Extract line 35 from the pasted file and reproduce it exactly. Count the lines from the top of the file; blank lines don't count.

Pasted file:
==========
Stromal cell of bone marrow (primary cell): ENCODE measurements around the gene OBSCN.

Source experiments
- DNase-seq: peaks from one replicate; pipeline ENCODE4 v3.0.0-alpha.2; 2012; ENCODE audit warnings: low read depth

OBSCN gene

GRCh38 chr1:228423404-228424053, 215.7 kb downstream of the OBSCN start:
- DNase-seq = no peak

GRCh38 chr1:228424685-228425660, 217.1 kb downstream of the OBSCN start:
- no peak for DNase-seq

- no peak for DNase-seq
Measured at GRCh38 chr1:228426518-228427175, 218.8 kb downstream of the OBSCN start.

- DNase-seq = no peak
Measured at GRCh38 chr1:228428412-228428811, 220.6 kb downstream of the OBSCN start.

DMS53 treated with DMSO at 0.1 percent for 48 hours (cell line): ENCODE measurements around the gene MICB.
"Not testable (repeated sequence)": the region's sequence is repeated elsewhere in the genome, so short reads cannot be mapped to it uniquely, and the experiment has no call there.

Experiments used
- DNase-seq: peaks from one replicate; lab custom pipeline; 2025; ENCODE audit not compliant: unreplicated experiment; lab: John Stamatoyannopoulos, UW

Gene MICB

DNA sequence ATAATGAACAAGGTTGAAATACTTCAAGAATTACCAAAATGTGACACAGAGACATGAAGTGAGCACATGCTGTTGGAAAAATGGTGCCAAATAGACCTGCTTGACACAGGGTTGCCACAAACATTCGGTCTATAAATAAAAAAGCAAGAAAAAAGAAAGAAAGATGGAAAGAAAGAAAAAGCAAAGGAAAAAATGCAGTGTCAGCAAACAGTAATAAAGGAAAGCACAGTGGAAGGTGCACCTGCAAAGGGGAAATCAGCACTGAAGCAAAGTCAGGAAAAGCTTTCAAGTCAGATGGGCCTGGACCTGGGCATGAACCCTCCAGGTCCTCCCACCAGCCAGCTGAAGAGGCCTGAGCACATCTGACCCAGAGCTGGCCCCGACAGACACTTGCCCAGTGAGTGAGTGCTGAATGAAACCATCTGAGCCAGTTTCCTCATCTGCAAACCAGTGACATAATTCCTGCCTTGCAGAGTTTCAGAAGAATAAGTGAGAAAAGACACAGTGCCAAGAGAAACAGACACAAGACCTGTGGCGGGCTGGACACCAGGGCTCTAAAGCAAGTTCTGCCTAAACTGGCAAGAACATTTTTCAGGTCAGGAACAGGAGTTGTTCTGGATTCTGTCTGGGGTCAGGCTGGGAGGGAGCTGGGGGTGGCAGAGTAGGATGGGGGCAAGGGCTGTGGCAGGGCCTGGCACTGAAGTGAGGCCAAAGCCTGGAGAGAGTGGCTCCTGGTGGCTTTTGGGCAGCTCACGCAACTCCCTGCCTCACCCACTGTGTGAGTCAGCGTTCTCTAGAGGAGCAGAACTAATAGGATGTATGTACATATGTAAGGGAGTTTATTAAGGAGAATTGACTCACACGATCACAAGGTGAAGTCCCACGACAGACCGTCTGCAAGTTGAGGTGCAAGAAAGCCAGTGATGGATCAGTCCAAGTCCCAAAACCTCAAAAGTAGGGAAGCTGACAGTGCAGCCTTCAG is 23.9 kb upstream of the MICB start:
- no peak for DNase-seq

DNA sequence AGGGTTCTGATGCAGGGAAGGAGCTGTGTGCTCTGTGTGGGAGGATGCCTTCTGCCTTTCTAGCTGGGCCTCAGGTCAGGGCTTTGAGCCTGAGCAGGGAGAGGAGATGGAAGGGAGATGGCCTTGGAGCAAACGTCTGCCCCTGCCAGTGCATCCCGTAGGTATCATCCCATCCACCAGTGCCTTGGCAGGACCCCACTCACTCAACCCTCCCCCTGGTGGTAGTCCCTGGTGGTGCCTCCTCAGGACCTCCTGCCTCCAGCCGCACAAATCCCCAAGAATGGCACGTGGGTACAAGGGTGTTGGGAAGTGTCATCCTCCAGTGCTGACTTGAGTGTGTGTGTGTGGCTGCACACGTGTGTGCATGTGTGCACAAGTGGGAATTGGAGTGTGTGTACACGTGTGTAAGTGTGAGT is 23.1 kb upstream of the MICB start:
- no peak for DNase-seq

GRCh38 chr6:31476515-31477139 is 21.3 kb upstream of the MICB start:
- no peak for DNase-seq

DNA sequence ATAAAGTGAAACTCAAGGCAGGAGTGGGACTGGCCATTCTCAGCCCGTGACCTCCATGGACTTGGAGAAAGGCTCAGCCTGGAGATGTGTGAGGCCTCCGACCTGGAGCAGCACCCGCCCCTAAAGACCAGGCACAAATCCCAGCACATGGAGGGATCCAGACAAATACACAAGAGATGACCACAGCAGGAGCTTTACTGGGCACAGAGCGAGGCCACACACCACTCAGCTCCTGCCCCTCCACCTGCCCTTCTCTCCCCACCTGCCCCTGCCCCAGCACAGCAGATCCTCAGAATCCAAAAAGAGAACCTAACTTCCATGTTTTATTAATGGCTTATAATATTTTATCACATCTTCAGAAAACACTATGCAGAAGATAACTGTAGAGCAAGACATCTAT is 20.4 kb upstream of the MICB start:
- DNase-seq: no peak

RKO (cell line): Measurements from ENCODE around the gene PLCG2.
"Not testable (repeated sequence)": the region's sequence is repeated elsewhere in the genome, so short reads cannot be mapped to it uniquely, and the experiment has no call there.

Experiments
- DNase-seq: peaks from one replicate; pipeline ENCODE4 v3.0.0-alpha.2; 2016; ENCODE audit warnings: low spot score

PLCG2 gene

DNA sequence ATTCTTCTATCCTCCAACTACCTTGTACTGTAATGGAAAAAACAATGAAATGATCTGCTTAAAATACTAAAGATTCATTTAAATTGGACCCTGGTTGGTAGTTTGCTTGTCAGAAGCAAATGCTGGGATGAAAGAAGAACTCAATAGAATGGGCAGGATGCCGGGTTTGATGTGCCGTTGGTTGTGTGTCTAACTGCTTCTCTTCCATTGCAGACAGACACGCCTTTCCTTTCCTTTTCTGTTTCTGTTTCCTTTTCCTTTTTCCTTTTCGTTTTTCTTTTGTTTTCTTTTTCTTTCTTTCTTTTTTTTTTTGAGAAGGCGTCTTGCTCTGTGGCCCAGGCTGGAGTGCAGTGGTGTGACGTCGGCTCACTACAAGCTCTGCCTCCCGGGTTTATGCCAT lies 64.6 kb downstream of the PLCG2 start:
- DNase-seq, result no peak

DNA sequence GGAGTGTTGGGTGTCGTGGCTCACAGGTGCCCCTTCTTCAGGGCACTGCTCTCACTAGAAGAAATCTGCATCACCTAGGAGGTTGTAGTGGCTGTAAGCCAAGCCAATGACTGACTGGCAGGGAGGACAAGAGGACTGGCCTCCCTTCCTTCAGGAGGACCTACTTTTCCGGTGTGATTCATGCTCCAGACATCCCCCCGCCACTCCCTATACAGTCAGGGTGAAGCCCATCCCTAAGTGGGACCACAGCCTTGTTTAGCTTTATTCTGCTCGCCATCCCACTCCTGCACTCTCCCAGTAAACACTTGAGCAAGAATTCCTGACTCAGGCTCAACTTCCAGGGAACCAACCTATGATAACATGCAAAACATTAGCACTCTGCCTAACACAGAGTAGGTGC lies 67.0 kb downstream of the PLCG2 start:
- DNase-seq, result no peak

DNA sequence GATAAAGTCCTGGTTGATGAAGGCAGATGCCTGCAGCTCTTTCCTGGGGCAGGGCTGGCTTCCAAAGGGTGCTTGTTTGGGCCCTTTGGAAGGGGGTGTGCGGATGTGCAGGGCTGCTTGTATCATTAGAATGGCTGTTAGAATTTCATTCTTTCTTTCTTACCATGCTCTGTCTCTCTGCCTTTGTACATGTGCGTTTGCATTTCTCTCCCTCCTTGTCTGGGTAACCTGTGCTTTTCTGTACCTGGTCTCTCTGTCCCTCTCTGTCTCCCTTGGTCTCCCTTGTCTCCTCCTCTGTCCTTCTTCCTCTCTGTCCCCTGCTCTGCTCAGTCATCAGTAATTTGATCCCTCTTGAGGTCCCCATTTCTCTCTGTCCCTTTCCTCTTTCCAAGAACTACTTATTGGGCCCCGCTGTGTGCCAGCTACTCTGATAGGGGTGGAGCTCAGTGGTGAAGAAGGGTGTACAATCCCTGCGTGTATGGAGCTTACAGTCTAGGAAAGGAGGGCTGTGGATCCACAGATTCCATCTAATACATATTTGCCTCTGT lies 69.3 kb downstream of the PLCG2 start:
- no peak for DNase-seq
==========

DNA sequence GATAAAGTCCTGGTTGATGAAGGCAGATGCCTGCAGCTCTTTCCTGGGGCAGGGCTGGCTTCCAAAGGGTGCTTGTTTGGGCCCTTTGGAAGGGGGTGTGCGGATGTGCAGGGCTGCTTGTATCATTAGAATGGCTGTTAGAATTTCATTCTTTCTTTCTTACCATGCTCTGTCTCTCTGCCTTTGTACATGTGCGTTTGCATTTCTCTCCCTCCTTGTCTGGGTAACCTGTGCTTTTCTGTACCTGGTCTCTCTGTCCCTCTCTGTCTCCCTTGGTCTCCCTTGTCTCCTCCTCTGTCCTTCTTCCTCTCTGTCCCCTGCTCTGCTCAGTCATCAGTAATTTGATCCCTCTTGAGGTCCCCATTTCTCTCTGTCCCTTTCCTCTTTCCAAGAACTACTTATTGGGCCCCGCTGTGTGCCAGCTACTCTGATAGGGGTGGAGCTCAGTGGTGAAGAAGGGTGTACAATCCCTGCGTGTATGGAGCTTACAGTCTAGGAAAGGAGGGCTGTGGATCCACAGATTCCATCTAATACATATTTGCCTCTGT lies 69.3 kb downstream of the PLCG2 start: